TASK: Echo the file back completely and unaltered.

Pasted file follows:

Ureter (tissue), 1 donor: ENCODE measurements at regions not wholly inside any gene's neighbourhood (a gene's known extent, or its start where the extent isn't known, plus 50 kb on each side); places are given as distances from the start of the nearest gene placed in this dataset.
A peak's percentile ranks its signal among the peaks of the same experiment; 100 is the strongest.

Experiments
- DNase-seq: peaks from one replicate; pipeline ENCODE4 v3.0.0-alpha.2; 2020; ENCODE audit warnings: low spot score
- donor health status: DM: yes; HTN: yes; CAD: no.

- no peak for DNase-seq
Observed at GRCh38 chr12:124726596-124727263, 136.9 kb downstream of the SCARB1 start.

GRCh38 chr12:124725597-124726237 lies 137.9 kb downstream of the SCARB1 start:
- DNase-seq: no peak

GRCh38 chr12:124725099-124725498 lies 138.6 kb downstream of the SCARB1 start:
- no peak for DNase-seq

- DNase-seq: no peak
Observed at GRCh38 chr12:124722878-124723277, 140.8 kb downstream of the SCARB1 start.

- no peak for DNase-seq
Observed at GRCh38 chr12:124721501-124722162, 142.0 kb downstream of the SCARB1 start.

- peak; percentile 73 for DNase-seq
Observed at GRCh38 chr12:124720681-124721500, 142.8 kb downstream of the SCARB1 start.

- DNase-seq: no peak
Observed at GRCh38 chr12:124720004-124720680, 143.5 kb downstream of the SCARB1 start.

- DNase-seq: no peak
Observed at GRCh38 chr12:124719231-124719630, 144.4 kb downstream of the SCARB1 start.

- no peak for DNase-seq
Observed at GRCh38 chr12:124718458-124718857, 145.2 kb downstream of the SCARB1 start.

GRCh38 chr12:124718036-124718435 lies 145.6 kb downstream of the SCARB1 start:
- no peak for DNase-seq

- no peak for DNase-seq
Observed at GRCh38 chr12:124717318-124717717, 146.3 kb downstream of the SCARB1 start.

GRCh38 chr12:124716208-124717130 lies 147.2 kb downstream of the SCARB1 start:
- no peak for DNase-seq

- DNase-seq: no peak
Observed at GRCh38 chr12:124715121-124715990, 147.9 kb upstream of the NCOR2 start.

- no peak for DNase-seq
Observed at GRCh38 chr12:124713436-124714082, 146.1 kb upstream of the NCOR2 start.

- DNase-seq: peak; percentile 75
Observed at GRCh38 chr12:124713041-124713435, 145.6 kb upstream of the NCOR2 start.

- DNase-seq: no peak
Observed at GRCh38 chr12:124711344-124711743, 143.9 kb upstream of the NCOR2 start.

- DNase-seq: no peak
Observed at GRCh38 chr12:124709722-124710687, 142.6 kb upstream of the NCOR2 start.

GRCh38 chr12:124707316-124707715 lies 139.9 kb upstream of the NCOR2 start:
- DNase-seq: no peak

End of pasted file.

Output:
Ureter (tissue), 1 donor: ENCODE measurements at regions not wholly inside any gene's neighbourhood (a gene's known extent, or its start where the extent isn't known, plus 50 kb on each side); places are given as distances from the start of the nearest gene placed in this dataset.
A peak's percentile ranks its signal among the peaks of the same experiment; 100 is the strongest.

Experiments
- DNase-seq: peaks from one replicate; pipeline ENCODE4 v3.0.0-alpha.2; 2020; ENCODE audit warnings: low spot score
- donor health status: DM: yes; HTN: yes; CAD: no.

- no peak for DNase-seq
Observed at GRCh38 chr12:124726596-124727263, 136.9 kb downstream of the SCARB1 start.

GRCh38 chr12:124725597-124726237 lies 137.9 kb downstream of the SCARB1 start:
- DNase-seq: no peak

GRCh38 chr12:124725099-124725498 lies 138.6 kb downstream of the SCARB1 start:
- no peak for DNase-seq

- DNase-seq: no peak
Observed at GRCh38 chr12:124722878-124723277, 140.8 kb downstream of the SCARB1 start.

- no peak for DNase-seq
Observed at GRCh38 chr12:124721501-124722162, 142.0 kb downstream of the SCARB1 start.

- peak; percentile 73 for DNase-seq
Observed at GRCh38 chr12:124720681-124721500, 142.8 kb downstream of the SCARB1 start.

- DNase-seq: no peak
Observed at GRCh38 chr12:124720004-124720680, 143.5 kb downstream of the SCARB1 start.

- DNase-seq: no peak
Observed at GRCh38 chr12:124719231-124719630, 144.4 kb downstream of the SCARB1 start.

- no peak for DNase-seq
Observed at GRCh38 chr12:124718458-124718857, 145.2 kb downstream of the SCARB1 start.

GRCh38 chr12:124718036-124718435 lies 145.6 kb downstream of the SCARB1 start:
- no peak for DNase-seq

- no peak for DNase-seq
Observed at GRCh38 chr12:124717318-124717717, 146.3 kb downstream of the SCARB1 start.

GRCh38 chr12:124716208-124717130 lies 147.2 kb downstream of the SCARB1 start:
- no peak for DNase-seq

- DNase-seq: no peak
Observed at GRCh38 chr12:124715121-124715990, 147.9 kb upstream of the NCOR2 start.

- no peak for DNase-seq
Observed at GRCh38 chr12:124713436-124714082, 146.1 kb upstream of the NCOR2 start.

- DNase-seq: peak; percentile 75
Observed at GRCh38 chr12:124713041-124713435, 145.6 kb upstream of the NCOR2 start.

- DNase-seq: no peak
Observed at GRCh38 chr12:124711344-124711743, 143.9 kb upstream of the NCOR2 start.

- DNase-seq: no peak
Observed at GRCh38 chr12:124709722-124710687, 142.6 kb upstream of the NCOR2 start.

GRCh38 chr12:124707316-124707715 lies 139.9 kb upstream of the NCOR2 start:
- DNase-seq: no peak